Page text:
Antibiotics and Pregnancy  

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A report by the Canadian Medical Association Journal just released findings that certain types of antibiotics, when used in early pregnancy,  are correlated to a higher risk of miscarriage. The classes specified are macrolides, quinolones, tetracyclines, sulfonamides and metronidazole. These classes include the following drugs:


  • Azithromycin
  • Clarithromycin
  • Ciprofloxacin
  • Spiramycin
  • Telithromycin
  • Norfloxacin
  • Levofloxacin
  • Moxifloxacin
  • Ofloxacin
  • Doxycycline
  • Minocycline
  • Tetracycline
  • Demethylchlortetracycline
  • Clindamycin
  • Metronidazole

A study from the University of Montreal reached a similar conclusion about these classes of drugs, and recommended that policy-makers should update their guidelines for treating infections during pregnancy.

Due to changing hormones, urinary tract infections are common in pregnancy, and doctors usually prescribe antibiotics such as amoxicillin, erythromycin, and penicillin. Tetracycline, while also used for UTI’s, is not usually prescribed because it can lead to liver problems and affect the developing baby’s teeth.

When considering antibiotics, probiotics should be considered. Probiotics have many benefits, even in conception. Probiotics are normally taken orally but they can also be used as vaginal suppositories. Probiotics prevent the colonization of the vagina with yeast and harmful bacteria. When such infections do occur they can have a negative impact on sperm before they reach the female egg for fertilization.

Douching removes the normal bacterial flora in the vagina. These are mainly lactobacilli bacteria (i.e. probiotics) which help maintain the inner vagina in a healthy state.

The two pathogens actually invade together. When this happens, the inner vagina gets inflamed and becomes a very inhospitable environment for sperm, thus leading to infertility.

It is a good idea to replenish the vagina with good bacteria after treatment, a simple yet effective way is to insert the capsules into the vagina in order to reestablish the balance of bacteria.

And if antibiotics are taken, they should be combined with probiotics at different time periods of the day, between 6 to 8 hours after antibiotics are used. It is also recommended to continue with probiotics for 3 weeks after finishing the antibiotics.

Traditional shelf stable probiotics have FOSS as the prebiotic, and that form of prebiotic has a tendency of feeding both the good and the bad bacteria. Laktokhan®’s prebiotic is sourced from Chicory Root; depending on how chicory root is processed (naturally or chemically), it can be either FOS or Inulin directed.  An “all-natural” means of extraction is used by Life Choice®. It produces long-chain fatty acids in the form of inulin. If a chemical extraction is used, a short-chain fatty acid is produced in the form of FOS. Inulin is the preferred choice because FOS can contribute to undesirable bacterial and yeast overgrowth.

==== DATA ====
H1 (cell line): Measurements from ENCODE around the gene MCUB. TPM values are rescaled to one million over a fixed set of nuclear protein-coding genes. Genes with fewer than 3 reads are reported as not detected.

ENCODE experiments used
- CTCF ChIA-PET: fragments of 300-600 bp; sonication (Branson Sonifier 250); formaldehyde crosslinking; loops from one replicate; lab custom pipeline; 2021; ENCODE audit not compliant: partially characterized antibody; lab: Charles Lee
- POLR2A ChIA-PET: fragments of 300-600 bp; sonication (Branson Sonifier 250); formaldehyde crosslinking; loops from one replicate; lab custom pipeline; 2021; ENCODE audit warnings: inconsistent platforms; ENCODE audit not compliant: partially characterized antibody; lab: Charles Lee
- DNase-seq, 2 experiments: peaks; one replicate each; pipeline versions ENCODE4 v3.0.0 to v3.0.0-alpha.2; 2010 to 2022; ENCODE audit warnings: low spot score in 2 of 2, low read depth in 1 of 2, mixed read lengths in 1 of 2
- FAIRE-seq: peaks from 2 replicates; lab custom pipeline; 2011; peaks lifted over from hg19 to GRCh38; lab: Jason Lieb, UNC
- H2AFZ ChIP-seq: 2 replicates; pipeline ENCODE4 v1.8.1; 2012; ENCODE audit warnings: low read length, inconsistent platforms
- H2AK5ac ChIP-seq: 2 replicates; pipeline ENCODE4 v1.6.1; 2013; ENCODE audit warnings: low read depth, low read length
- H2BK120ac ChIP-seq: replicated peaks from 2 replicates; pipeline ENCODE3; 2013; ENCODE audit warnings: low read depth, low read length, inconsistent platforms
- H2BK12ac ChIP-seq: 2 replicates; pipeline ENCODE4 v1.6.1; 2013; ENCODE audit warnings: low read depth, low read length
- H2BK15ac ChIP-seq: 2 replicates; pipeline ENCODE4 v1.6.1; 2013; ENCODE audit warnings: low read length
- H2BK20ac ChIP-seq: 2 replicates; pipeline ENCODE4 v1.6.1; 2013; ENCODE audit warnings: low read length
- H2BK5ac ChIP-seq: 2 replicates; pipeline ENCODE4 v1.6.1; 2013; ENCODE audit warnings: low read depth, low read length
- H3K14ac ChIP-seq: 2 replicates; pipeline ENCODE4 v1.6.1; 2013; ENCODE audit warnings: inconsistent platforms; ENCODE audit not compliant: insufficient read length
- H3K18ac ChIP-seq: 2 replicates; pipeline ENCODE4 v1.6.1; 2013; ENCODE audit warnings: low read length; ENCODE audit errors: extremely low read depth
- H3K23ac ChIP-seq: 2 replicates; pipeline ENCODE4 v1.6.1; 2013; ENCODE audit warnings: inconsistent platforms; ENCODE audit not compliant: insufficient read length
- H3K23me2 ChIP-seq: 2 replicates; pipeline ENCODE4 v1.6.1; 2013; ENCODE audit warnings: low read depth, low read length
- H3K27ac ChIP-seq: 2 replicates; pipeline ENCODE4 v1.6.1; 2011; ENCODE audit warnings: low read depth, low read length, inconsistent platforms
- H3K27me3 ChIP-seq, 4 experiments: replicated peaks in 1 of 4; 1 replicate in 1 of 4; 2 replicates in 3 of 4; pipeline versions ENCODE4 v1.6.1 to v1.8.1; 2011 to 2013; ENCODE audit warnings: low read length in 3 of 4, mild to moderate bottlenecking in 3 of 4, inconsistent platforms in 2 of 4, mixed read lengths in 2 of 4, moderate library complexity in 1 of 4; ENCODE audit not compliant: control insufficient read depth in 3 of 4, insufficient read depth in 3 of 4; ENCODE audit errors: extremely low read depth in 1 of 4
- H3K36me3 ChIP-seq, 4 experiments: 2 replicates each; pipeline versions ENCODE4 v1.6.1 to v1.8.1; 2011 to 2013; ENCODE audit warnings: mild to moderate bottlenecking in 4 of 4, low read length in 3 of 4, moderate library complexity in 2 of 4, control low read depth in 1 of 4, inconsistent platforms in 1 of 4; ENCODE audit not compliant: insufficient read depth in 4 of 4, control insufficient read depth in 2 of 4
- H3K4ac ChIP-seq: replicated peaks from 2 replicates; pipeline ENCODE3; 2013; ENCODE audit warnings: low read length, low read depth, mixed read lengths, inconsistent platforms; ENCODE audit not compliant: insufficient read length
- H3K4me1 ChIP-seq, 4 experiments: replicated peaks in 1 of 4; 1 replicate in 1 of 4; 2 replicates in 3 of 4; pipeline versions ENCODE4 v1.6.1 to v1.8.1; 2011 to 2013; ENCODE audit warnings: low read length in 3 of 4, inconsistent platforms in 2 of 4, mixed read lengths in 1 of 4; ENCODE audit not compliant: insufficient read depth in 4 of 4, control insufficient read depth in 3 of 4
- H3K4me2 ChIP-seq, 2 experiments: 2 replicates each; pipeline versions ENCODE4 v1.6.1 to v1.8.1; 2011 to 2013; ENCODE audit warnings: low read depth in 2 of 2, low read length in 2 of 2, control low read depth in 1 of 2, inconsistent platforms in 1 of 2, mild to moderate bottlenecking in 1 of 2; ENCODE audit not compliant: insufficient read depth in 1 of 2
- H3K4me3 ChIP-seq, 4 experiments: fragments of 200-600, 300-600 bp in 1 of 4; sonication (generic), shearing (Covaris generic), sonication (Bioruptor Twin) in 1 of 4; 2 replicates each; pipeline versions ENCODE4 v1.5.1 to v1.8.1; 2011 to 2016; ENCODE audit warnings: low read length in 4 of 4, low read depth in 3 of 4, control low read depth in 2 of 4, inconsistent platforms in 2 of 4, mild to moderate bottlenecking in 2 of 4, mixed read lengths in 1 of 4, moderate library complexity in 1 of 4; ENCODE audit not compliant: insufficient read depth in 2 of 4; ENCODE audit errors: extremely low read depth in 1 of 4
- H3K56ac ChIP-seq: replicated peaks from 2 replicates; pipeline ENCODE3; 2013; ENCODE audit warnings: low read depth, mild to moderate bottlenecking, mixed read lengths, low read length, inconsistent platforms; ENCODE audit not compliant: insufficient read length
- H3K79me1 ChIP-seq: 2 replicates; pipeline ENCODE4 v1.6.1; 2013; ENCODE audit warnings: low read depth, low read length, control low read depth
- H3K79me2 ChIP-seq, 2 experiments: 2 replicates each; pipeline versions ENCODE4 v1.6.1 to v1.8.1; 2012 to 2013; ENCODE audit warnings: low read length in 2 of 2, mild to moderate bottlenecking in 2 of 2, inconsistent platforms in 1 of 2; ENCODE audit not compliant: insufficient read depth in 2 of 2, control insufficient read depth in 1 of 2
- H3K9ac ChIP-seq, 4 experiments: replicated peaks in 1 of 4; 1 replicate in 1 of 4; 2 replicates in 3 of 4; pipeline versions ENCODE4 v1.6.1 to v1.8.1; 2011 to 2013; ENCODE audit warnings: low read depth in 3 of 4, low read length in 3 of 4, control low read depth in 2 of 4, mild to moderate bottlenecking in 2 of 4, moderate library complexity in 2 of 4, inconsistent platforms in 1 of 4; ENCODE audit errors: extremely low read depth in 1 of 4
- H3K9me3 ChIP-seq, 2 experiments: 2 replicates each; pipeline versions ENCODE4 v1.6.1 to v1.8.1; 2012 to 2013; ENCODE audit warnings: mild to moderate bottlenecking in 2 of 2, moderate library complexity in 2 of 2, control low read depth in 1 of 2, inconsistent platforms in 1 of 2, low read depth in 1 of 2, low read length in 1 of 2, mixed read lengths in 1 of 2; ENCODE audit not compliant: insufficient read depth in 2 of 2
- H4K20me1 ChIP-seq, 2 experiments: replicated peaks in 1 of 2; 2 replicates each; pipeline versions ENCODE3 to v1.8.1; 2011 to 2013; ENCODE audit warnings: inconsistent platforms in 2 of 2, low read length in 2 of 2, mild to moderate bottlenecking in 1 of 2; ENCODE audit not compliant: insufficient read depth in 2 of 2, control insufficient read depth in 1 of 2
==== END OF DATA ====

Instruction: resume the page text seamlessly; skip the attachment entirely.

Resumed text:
Laktokhan® contains Inulin as the prebiotic, yet we must list fructo-oligosaccaride because there may be some residue of up to 5% FOSS (for example, some food groups state “may contain peanuts” when in fact no peanuts are present). Inulin and FOS are the means to the way both are processed and represented as Fructo-oligosaccharides are oligosaccharide fructans, both present in Chicory in a ratio of 80/20. The extraction process using water to separate the 2 components provides a final product with 95% Inulin and 5% FOS. The less expensive chemical extraction method is at least 80% FOSS and 20% Inulin.

Scientific testing is also important when selecting a probiotic. All the strains in Laktokhan® are scientifically tested; the same cannot be said for all probiotics, as an article in the Journal of Pediatrics observed:


Many over-the-counter probiotics now widely available in health food stores are neither reliable as products nor effective as remedies. They are sold under the general umbrella of ‘probiotics’ with disguised or sometimes overt claims. Sensible regulation of products and claims, as well as responsibility on the part of this industry, are sorely needed. In the area of probiotic research the hype, the misinformation, and the lack of regulation have blurred the line between scientifically acquired knowledge and anecdote or “pseudoscience.” But adequately designed and executed research in this field is finally sharpening our focus and should ultimately prevail.


Posted in Health.

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